Dr. Shane Oliver: Why Australian Immigration Should be Lower

The housing market in Australia is one of the most expensive in the world. High prices never seem to slow down or decline. Though the country is large much of the population is concentrated on a few coastal cities. One of the factors that was always suspected but hardly discussed in the media is the role of immigration. The question that should be answered is how much immigration affect housing shortages and prices. Canada is another resource-based economy that faces a similar problem as well. The majority of the population are crammed into a few big cities and most live closer to the US border. Despite being one of the largest countries in the world in terms of land, housing prices in cities like Toronto and Vancouver are a joke. In these cities a million dollars will get one an average house or in some extreme cases a small shack.

With that said, Dr.Shane Oliver at AMP capital argues that Australian immigration must be lowered significantly in order to reduce supply shortfalls and meet industry capacity. From the article:

Australia’s surging population

March quarter data showed that Australia’s population rose by 563,000 or 2.2% over 12 months, with 454,000 of that coming from immigration. Permanent and long-term arrival data up to July suggest that the surge in immigration is continuing and we are on track for net immigration of 500,000 or more in the last financial year.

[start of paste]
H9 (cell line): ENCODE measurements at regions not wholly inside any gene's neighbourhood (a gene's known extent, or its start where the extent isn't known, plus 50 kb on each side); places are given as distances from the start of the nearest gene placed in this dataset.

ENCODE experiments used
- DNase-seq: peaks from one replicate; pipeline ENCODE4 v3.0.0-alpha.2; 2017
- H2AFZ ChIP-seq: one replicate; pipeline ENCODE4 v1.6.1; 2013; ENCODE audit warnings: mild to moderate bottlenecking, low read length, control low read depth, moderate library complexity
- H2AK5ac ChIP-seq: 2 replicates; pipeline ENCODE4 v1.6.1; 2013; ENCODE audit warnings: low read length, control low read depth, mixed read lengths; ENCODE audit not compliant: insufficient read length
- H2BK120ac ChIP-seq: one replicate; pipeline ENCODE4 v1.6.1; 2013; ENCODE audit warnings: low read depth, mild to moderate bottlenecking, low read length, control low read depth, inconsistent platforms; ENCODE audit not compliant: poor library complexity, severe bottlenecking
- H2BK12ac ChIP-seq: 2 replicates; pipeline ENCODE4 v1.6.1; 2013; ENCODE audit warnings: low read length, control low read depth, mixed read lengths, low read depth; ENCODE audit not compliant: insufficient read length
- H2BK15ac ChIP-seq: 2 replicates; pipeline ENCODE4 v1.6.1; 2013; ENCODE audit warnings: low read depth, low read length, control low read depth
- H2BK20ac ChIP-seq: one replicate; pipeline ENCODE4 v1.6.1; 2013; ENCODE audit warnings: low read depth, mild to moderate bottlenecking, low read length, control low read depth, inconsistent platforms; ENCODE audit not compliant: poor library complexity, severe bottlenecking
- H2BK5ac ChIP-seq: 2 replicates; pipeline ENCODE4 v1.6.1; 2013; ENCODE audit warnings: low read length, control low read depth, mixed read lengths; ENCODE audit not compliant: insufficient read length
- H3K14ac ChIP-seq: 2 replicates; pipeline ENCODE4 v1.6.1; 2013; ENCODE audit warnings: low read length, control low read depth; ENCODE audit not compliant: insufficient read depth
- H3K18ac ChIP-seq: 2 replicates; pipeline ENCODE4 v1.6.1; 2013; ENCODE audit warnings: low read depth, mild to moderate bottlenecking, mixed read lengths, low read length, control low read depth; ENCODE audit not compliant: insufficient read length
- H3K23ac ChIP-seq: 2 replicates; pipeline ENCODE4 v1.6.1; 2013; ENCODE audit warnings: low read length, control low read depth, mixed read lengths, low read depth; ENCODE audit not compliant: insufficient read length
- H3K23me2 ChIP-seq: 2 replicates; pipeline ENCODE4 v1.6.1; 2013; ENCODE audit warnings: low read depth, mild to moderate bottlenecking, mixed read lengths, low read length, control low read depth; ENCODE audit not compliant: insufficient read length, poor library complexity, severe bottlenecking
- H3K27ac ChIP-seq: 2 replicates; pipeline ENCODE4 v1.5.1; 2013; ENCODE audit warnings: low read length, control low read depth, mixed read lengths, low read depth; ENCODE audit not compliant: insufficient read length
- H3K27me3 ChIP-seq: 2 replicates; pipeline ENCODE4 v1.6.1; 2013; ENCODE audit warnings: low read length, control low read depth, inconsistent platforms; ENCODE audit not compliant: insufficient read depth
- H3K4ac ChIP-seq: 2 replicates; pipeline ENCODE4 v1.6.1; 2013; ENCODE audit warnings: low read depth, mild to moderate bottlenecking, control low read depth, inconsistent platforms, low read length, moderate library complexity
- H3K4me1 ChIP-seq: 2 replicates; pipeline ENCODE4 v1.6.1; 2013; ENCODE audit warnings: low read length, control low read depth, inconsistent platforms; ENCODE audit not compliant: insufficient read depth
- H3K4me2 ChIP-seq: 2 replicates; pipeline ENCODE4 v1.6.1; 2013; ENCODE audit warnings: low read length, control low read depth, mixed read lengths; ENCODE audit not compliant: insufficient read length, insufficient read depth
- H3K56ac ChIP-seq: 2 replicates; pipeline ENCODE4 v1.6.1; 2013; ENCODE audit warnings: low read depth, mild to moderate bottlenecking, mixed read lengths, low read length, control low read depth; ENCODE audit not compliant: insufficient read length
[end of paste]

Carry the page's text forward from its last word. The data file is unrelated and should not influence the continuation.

Mr.Oliver further discussed the housing affordability or lack there off, housing supply and of course the role of immigration. He concludes by stating the number of immigrants allowed in must be cut by about 50%. A brief excerpt from the piece:

Immigration levels need to be lower

There are a lot of things that need to be done to improve housing affordability: making it easier to build more homes but in a way that does not lead to ever worsening urban congestion and compromise the very things that make Australia great (yes like many Australians I admit to being a NIMBY); encouraging greater decentralisation to regional Australia to take pressure off cities; and tax reform in terms of replacing stamp duty with land tax and reducing the capital gains tax discount. But it’s impossible to escape the conclusion that immigration levels need to be calibrated to the ability of the home building industry to supply housing. This is critical. Current immigration levels are running well in excess of the ability of the housing industry to supply enough homes exacerbating an acute housing shortage and poor housing affordability.

Our rough estimate is that if home building supply capacity is 200,000 dwellings a year (as we managed in the five years to 2022) then immigration levels need to be cut back to 260,000 from around 500,000 now. But if capacity is just 180,000 dwellings pa or we want to reduce the accumulated supply shortfall by say 20,000 dwellings a year then immigration should be cut back to near 200,000 people a year.

Source: Oliver’s insights – immigration and housing affordability, Dr.Shane Oliver, AMP Capital

The residential real estate market in the US is another bubble as well. I haven’t seen any article from economists on the impact of immigration- both legal and illegal – on the housing market.

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